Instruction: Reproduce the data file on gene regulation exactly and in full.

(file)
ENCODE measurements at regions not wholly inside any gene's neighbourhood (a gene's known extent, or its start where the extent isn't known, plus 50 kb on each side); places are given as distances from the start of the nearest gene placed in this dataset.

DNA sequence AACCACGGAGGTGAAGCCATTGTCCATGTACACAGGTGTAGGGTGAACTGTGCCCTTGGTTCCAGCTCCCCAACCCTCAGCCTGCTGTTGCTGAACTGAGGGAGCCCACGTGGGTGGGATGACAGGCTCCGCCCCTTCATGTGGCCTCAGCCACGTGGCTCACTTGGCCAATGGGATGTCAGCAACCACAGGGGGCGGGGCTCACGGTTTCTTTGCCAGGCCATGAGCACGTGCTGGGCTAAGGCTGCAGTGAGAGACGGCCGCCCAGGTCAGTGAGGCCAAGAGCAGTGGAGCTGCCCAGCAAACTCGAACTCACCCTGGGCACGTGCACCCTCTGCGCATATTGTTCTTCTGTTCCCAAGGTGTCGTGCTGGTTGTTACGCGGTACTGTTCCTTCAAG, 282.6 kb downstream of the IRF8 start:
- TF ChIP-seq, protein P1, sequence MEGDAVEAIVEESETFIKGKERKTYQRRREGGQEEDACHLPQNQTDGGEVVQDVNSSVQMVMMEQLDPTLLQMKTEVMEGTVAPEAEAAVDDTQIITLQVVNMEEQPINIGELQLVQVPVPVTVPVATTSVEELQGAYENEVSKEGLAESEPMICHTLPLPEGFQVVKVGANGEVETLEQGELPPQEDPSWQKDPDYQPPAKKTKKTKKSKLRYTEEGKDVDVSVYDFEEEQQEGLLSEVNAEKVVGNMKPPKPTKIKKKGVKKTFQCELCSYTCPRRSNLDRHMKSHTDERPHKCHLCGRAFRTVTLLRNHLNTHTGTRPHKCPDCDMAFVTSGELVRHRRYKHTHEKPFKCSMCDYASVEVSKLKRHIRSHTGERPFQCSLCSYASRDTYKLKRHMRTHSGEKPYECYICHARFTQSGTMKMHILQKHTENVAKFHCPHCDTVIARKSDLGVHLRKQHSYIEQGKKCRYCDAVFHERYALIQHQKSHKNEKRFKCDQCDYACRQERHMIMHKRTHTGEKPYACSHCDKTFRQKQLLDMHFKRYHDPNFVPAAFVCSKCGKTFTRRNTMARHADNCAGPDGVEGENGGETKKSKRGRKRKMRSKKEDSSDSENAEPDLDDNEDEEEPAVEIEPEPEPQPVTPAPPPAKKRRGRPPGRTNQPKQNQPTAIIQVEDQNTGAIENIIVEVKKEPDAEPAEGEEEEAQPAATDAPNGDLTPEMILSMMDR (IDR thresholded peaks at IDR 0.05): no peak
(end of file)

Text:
ENCODE measurements at regions not wholly inside any gene's neighbourhood (a gene's known extent, or its start where the extent isn't known, plus 50 kb on each side); places are given as distances from the start of the nearest gene placed in this dataset.

DNA sequence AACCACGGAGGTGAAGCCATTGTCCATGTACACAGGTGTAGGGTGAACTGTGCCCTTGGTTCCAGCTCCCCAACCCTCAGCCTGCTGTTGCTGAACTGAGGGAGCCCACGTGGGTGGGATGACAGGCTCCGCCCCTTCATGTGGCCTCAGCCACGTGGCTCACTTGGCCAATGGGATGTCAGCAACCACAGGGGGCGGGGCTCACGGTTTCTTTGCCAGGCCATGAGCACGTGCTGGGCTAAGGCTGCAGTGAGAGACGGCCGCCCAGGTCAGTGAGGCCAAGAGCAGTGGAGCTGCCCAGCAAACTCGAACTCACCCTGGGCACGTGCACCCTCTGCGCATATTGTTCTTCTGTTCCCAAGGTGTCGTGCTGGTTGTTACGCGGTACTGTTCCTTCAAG, 282.6 kb downstream of the IRF8 start:
- TF ChIP-seq, protein P1, sequence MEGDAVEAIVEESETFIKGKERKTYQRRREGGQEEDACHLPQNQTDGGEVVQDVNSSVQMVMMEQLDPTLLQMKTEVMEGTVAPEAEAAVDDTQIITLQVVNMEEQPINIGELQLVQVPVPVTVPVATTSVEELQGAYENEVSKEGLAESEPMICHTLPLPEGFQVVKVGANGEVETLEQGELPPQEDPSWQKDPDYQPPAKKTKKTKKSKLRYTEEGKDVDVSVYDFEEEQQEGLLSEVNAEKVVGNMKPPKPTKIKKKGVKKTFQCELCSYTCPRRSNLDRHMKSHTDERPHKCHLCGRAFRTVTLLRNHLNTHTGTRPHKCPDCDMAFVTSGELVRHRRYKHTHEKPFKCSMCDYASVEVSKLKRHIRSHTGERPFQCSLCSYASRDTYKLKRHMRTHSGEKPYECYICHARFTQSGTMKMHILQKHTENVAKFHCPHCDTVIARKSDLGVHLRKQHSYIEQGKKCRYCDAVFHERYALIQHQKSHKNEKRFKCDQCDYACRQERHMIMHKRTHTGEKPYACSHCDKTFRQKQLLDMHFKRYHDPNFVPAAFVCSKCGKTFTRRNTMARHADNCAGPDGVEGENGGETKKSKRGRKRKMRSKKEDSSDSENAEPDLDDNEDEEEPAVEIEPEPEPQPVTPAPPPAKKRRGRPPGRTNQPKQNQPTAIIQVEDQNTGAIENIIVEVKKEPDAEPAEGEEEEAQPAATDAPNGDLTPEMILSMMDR (IDR thresholded peaks at IDR 0.05): no peak